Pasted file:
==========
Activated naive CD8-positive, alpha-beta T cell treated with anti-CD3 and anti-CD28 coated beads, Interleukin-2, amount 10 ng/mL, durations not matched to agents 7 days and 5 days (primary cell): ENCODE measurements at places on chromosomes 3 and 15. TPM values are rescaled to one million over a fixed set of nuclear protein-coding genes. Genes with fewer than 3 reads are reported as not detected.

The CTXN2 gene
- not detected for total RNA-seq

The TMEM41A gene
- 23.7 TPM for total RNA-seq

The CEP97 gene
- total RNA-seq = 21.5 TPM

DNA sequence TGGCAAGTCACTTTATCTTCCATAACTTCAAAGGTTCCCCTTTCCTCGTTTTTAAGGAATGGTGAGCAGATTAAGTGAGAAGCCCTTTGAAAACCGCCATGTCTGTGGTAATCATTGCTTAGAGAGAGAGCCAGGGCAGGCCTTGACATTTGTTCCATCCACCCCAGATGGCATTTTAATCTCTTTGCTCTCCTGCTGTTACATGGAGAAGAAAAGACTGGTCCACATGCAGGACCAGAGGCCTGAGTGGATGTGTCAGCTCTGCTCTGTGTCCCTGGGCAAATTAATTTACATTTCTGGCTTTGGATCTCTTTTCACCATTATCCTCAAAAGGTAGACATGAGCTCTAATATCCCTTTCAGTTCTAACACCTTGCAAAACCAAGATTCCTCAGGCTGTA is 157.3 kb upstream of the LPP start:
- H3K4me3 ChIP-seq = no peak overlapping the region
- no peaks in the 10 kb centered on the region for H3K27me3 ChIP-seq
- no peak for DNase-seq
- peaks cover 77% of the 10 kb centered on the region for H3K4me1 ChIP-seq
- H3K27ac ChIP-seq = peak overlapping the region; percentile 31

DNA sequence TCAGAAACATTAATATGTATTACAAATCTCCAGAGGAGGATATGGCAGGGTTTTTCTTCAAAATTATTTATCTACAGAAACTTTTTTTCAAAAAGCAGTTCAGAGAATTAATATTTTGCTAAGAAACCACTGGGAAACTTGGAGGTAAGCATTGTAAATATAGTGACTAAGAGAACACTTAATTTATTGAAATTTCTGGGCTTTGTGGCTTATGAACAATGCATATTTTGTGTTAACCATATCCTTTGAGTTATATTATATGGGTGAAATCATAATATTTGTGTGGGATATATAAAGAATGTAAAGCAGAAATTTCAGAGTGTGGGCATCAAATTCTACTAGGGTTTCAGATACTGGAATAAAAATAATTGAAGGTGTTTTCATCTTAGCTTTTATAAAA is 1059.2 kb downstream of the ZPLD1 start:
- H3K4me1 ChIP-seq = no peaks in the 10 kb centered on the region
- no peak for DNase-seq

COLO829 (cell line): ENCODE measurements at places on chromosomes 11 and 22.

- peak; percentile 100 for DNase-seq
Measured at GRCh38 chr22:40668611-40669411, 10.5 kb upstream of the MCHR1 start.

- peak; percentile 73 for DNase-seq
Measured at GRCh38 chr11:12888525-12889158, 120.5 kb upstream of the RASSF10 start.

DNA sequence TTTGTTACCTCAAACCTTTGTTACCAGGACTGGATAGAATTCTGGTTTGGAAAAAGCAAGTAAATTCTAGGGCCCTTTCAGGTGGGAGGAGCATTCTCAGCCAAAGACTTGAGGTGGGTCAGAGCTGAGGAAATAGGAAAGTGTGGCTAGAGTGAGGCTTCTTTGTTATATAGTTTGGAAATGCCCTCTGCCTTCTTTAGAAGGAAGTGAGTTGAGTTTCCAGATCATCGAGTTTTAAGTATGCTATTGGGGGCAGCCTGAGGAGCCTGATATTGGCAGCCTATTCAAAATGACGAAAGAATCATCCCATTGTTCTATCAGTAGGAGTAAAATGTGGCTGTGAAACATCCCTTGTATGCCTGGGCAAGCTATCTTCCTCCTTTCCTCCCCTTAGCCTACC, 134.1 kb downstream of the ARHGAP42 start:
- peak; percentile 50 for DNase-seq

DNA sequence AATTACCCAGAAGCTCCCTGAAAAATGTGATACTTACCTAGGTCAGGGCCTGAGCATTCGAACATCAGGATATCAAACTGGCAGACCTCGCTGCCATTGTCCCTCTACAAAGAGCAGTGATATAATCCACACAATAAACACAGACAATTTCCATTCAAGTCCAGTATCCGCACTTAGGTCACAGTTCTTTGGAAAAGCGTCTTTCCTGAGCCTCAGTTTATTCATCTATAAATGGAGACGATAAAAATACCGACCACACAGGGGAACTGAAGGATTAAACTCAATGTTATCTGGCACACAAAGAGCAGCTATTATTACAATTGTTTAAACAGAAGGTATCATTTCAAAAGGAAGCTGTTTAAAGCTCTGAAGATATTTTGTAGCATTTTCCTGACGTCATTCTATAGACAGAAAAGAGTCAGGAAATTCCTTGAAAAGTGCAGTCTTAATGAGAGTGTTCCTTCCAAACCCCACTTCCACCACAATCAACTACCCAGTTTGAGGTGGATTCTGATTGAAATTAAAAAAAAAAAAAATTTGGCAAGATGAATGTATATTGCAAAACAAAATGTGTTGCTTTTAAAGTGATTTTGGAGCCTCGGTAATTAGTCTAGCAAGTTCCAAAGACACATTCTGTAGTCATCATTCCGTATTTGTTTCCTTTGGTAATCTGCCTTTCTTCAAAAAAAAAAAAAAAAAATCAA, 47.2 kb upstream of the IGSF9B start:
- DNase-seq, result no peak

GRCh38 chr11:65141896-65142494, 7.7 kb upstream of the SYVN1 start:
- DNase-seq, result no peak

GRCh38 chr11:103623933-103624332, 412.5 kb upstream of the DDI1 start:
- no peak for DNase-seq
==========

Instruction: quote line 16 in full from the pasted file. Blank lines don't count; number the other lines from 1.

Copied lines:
- no peak for DNase-seq